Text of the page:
I’m a pediatrician. America must do something about the deadly threat of guns to kids.

Children die all of the time from firearms, and each of these deaths is a tragedy. Yet it is still considered controversial among some to talk about laws that might keep our children safer.

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Gun Control Advocates Protest Outside NRA Convention In Texas

Gun control advocates confront a man at the National Rifle Association annual convention on May 28 in Houston, Texas.

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Nineteen lost children. Two lost teachers. I was walking into my shift at a children’s hospital when a friend texted me this news about the school shooting in Uvalde, Texas.

I see more dead children than most people. I know that sounds harsh, but I do. I work in a pediatric intensive care unit, and we see children die from all sorts of causes: cancer, infection, child abuse, car accidents, heart issues. I pray for all of the kids in my care every day, and every death affects me, even after 10 years on this job.

It is always gut-wrenching, but it hits me the hardest when a death is preventable.

In the coming weeks, we will hear a lot about gun control and firearms safety laws. These are hard, important and necessary conversations. Firearms violence is the leading cause of death in children ages 1 to 17 in Illinois, and a recent study in the New England Journal of Medicine confirmed that for the first time, gun deaths among children overtook deaths due to motor vehicle accidents.

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Some of these children are lost to suicide, some to homicide, and some are lost in preventable accidents in which a child used a firearm that they should never have been able to access. Even those children who survive suffer trauma. Of the children who are admitted to the pediatric ICU with firearms injuries, only 30% have a good overall performance outcome at discharge.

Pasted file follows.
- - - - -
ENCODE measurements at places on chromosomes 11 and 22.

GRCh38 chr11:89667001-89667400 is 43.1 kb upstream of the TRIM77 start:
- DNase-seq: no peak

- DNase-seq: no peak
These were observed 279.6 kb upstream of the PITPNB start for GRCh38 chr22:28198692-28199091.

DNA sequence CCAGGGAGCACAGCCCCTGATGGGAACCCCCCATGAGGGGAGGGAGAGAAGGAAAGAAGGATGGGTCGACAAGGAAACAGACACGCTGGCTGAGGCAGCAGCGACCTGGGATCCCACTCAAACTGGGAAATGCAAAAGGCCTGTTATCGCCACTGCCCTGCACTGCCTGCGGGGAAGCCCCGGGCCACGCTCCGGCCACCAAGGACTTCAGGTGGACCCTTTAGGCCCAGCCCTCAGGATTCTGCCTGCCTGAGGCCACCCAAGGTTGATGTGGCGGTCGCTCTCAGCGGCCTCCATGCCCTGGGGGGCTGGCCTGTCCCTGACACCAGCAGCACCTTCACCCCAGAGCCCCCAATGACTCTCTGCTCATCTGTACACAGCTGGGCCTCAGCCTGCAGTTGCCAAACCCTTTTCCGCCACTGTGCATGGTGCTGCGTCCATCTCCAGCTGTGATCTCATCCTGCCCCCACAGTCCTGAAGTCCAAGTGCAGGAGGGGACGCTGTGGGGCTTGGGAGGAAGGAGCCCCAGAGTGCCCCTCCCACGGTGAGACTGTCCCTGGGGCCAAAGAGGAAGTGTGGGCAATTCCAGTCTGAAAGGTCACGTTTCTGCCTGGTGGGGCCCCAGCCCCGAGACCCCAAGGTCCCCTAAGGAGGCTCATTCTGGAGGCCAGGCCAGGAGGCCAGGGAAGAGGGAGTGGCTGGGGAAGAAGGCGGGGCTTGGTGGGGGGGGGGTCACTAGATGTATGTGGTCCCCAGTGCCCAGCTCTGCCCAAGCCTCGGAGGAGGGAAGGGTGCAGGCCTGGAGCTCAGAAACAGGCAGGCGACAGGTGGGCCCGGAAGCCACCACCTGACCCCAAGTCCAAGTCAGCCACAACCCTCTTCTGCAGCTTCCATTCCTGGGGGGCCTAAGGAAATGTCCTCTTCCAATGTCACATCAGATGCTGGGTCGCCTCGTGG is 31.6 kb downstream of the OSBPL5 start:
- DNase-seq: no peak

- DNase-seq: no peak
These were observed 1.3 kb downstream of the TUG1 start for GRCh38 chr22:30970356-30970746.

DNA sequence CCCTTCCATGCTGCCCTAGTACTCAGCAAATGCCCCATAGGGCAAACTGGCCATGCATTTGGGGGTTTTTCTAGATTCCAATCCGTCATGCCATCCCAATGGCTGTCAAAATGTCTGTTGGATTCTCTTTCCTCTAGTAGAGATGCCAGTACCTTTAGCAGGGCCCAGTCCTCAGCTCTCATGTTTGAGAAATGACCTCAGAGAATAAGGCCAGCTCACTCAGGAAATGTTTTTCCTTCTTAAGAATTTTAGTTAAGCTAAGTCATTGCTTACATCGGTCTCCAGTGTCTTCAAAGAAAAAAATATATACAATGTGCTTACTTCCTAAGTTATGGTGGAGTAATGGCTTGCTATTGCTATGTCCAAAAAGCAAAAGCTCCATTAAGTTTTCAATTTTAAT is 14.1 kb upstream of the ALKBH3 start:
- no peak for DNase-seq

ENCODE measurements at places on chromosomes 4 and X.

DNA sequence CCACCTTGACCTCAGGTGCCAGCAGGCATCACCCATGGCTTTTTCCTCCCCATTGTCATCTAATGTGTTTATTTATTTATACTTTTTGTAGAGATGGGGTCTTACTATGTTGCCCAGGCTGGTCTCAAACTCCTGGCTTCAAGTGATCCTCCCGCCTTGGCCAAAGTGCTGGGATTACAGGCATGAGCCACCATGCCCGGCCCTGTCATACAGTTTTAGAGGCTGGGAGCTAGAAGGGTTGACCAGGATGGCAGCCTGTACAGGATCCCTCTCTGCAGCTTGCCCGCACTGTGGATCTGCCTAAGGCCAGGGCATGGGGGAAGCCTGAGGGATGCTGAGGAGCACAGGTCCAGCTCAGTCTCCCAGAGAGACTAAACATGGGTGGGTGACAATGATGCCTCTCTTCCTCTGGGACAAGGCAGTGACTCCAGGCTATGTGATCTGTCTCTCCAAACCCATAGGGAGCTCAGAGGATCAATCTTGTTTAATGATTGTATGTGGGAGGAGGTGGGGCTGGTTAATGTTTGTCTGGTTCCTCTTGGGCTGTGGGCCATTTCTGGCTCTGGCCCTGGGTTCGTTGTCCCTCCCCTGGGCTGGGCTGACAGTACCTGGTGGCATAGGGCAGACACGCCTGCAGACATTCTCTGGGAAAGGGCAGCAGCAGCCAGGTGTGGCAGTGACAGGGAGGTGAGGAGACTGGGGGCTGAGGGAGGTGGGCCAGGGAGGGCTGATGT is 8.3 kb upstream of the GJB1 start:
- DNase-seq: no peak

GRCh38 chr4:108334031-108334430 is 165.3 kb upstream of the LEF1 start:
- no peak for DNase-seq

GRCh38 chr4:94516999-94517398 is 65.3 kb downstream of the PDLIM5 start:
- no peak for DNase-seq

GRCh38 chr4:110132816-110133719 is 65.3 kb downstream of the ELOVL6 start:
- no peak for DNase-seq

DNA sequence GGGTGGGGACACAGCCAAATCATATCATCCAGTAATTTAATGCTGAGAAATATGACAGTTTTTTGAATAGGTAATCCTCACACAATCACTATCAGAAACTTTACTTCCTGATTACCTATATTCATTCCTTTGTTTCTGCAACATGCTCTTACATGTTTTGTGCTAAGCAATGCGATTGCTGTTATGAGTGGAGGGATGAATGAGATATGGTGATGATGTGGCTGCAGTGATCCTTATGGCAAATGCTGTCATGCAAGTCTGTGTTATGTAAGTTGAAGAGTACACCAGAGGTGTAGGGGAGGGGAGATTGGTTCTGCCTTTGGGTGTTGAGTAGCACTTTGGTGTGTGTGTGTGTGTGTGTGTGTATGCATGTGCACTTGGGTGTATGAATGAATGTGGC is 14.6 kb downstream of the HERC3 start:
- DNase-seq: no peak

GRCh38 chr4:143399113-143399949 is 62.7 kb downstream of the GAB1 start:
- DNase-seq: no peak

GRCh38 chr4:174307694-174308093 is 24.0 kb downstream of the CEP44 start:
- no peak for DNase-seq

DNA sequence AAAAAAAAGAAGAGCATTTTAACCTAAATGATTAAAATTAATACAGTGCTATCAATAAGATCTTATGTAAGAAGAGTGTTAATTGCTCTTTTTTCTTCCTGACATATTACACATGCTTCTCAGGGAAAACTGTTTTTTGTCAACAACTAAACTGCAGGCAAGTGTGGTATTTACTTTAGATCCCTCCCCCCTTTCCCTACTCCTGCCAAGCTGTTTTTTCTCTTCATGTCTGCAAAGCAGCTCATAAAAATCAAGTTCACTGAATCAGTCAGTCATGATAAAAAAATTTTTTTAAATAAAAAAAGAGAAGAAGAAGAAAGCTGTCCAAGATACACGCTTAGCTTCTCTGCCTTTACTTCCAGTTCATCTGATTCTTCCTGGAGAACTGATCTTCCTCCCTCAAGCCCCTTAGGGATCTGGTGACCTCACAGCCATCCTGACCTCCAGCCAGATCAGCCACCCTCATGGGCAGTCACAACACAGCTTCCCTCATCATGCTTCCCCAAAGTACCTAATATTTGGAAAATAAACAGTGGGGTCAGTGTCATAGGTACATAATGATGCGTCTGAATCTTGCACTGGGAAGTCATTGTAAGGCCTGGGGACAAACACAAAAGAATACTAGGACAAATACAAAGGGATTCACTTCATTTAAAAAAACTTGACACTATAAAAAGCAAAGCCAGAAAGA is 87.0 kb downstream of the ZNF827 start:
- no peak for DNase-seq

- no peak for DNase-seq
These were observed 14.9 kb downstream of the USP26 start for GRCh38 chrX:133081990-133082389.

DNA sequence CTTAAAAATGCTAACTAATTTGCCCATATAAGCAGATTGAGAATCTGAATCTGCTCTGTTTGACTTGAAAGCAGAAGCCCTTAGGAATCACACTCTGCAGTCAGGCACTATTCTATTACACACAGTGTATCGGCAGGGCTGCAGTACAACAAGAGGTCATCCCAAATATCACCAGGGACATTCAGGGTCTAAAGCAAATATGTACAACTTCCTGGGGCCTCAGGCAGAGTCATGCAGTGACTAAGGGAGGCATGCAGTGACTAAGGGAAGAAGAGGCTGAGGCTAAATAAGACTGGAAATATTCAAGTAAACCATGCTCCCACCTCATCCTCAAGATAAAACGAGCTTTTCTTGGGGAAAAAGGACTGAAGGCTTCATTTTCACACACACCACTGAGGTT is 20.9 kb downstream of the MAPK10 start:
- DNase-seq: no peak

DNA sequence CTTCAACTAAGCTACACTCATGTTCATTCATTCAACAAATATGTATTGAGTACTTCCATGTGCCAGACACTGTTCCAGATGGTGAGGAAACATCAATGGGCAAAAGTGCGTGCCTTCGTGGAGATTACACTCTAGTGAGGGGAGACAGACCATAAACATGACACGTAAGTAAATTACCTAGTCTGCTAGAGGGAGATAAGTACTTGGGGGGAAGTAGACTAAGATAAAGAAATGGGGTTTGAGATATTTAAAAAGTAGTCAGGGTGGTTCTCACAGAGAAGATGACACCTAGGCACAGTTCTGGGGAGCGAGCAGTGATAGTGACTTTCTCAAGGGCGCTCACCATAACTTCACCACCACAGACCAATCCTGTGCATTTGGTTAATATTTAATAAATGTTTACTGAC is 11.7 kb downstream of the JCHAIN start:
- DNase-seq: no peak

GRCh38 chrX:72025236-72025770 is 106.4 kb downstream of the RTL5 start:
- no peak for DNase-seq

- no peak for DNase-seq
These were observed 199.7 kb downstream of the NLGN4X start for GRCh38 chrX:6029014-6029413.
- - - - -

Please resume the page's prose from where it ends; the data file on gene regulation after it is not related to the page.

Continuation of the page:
Children die all of the time from firearms, and each of these deaths is a tragedy. Yet it is still considered controversial among some to talk about laws that might keep our children safer.

In addition to the epidemic of firearms violence, theAmerican Academy of Pediatrics declared a national emergency in children’s mental health last year. Between 2007 and 2018, there was a 60% increase in suicide in children and adolescents in the United States. With the pandemic, suicide is likely to rise. And easy access to a firearm is one of the key risk factors for suicide completion, because guns are by far the most fatal method of self-harm. Yet research shows that parents with children who have mental health issues are not more likely to store guns safely than anyone else. 

Because gun violence is a public health crisis, we know that applying public health solutions is likely to decrease the burden of death and disability caused by firearms. I work in the pediatric ICU because I can help most of my patients. I am an optimist. I believe that most gun owners are responsible, compassionate individuals who are just as sickened by the deaths of 19 young children, just as sickened at the thought of any child dying, as I am.

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The Illinois General Assembly recentlypassed a bill to fund a public health education campaign to increase safe storage of firearms. I urge every parent who is a gun owner to make sure that firearms are stored safely, meaning locked and stored separately from ammunition. I urge parents to ask other parents if there are guns in the house before letting kids socialize, and to ask if they are stored safely if there are.

We need strong nationwide laws to prevent children getting access to guns, “red flag” laws to prevent those who are a danger to themselves or others from getting firearms, and laws banning automatic weapons. We also need to invest in improving mental health in children and adolescents.

Concerned citizens, including responsible gun owners, must call elected officials and demand that our nation do something about the deadliest threat to our children.

What happened in Uvalde and in Buffalo were not accidents. Nor are other firearms-related deaths that occur every day, but that most of us don’t hear about.

On May 24, I received a text that 19 children were killed in Texas. The next time, it might be a page for me to come in to help 19 children shot in Chicago.

It could happen anywhere, unless our nation takes steps to prevent it.

Send letters to letters@suntimes.com

Deanna Behrens, M.D., is a pediatrician who specializes in pediatric critical care in Chicago.

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